Bring on the warmer weather, I just love this time of year. September really is the start of a new fishing season with our estuaries starting to fire up with the spring run of flathead and the odd mangrove jack.
The Burnett River has been very consistent over the last few months with early mornings and late afternoons being the pick for the better quality fish. The flathead have really turned up with trolling small deep diving lures around the many shallow sandy areas of the river producing plenty of smaller fish. The better quality fish have been taking large live baits fished on the drop-offs and ledges in the river.
Spring is flathead spawning time so if you come across one flathead while trolling you can bet there are plenty more in the area, as they will be looking for ladies to make little flathead. There is a size limit on dusky flathead with a minimum of 40cm and a maximum of 75cm and a possession limit of 5. Just to clarify, a possession limit means you cannot have any more than that number in your possession, which includes what you have at home. For instance, if you catch 5 in the morning, take them home, fillet and freeze them, you cannot go back out and take another 5 home.
As I mentioned, there will of course be a few mangrove jack starting to grab some of those live baits fishing in deeper holes as the water warms up. The Burnett has produced some big jacks over the past couple of years so if you’re getting busted off regularly you can bet there are a few big red brutes in the area.
I had a good chat to Roger from Baffle Creek Caravan Park the other day and he said the flathead are everywhere at the moment and he expects them to keep firing for the next month or so. He did mention there is a fair bit of weed in the creek that hampers trolling and soft plastic hopping for them. The weed should clear as the tides get bigger and this should make fishing for them much more enjoyable and productive.
The upper reaches off the Baffle is still clear and cool and nearly unnavigable by boat as the river has silted up after the big floods a couple of years ago. The upper reaches will be worth a look in the kayaks this month as the weed isn’t right up there and there is a chance of an early season jack session.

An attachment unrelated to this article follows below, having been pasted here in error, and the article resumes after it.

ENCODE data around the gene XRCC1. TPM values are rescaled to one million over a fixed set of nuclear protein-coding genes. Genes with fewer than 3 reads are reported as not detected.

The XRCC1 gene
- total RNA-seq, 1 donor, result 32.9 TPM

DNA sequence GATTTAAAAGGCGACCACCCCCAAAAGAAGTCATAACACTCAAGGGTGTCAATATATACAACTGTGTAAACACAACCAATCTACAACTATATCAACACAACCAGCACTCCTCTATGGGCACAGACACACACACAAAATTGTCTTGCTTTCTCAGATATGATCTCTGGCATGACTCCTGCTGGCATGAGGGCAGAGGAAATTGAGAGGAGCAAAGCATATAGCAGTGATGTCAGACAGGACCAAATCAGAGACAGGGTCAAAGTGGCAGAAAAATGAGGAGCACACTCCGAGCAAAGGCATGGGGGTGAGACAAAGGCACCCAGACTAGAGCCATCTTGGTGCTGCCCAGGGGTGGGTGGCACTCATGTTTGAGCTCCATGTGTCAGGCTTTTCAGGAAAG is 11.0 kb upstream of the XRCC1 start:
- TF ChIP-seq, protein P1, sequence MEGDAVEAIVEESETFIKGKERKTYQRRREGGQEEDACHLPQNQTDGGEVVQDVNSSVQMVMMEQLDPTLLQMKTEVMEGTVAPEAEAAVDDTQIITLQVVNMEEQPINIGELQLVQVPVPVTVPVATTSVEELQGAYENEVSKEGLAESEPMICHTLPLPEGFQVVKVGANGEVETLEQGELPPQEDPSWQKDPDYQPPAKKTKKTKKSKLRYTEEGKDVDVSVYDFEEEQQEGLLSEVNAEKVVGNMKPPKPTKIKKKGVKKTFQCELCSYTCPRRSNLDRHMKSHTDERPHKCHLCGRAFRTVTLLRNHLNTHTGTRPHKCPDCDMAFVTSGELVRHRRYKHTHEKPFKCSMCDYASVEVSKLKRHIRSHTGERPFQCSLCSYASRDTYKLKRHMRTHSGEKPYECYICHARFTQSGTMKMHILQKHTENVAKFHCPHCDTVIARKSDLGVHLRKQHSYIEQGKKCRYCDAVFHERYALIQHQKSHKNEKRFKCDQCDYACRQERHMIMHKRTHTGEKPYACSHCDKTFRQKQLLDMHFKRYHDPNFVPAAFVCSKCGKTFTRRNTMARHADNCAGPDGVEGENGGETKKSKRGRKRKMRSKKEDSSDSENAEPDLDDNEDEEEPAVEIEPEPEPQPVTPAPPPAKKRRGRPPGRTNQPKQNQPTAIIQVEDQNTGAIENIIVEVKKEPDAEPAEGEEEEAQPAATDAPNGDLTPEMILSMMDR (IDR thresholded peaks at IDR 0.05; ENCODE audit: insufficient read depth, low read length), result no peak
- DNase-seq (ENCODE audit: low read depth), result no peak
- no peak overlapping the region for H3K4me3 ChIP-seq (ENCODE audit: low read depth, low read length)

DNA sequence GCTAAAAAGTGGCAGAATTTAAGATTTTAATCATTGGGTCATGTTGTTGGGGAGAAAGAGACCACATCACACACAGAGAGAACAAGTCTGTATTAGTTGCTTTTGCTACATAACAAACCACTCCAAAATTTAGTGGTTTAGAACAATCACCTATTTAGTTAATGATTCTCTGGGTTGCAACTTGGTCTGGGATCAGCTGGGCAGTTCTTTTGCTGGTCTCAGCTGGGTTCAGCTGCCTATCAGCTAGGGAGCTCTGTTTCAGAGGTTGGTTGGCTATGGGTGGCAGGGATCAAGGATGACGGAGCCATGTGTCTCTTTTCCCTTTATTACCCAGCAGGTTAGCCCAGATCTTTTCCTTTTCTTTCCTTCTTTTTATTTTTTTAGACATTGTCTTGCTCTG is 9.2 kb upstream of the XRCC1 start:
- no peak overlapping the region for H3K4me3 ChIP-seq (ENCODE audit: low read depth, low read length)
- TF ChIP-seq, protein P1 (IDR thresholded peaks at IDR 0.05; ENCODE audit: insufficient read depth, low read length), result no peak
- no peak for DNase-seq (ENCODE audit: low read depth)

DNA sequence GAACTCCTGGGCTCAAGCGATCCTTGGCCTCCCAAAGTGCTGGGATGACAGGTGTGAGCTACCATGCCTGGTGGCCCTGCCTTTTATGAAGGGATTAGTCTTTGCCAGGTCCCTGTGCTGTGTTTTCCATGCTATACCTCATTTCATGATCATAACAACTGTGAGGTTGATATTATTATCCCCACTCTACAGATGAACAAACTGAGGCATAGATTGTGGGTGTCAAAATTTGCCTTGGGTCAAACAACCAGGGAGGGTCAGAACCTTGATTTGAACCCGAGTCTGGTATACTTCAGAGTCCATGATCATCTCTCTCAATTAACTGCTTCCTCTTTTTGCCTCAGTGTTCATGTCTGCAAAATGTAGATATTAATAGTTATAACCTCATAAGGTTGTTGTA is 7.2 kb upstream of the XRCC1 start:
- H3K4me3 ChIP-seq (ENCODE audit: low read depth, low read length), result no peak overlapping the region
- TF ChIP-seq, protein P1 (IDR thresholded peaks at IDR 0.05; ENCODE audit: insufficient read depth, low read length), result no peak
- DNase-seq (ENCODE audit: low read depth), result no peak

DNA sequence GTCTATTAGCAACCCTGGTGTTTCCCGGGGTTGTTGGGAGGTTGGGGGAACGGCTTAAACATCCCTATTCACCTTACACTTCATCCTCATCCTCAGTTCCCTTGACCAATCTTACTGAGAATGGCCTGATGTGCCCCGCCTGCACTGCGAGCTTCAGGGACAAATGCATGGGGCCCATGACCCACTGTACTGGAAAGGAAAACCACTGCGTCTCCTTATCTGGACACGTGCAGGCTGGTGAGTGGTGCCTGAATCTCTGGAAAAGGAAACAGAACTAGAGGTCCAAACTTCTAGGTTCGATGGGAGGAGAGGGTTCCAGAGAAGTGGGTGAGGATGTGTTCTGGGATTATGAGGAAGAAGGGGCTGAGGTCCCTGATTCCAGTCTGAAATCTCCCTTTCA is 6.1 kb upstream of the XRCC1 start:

Bundaberg has had unprecedented great weekend weather over the last couple of months and hopefully we will enjoy more of the same in September. There have been mixed bags of all reef species like trout, sweetlip, hussar and snapper all hitting the decks in numbers and sizes.
The pelagic species have been around but in smaller numbers, but once found their quality is pretty good. I fished the 5 Degree with a couple of mates last month and managed two very lucky captures; one was a very large Spanish mackerel that ate a yakka as I jigged it up off the bottom. I was using 12lb Spiderwire on a small 3000 size reel with 20lb fluorocarbon leader, which is not really mackerel fishing gear. We worked well as a team and despite nearly being spooled twice, we managed to put the fish in the boat – it was a great effort from the boys. After realising what a momentous occasion that was, putting such a large fish in the boat on such light gear, we resumed dropping Halco Twisties to the bottom and kept jigging.
It wasn’t long before once again my rod was under pressure, this time a small black marlin had eaten my lure. After a very aerial fight that I thought would end quickly but didn’t, the small black came boat side and was quickly lifted in for a photo and released.
I have been fishing off Bundaberg for over 20 years and although I have hooked a few marlin this was my first Bundaberg marlin to the boat, this is why fishing is so addictive you just never know when that special fish will come along.Reads: 381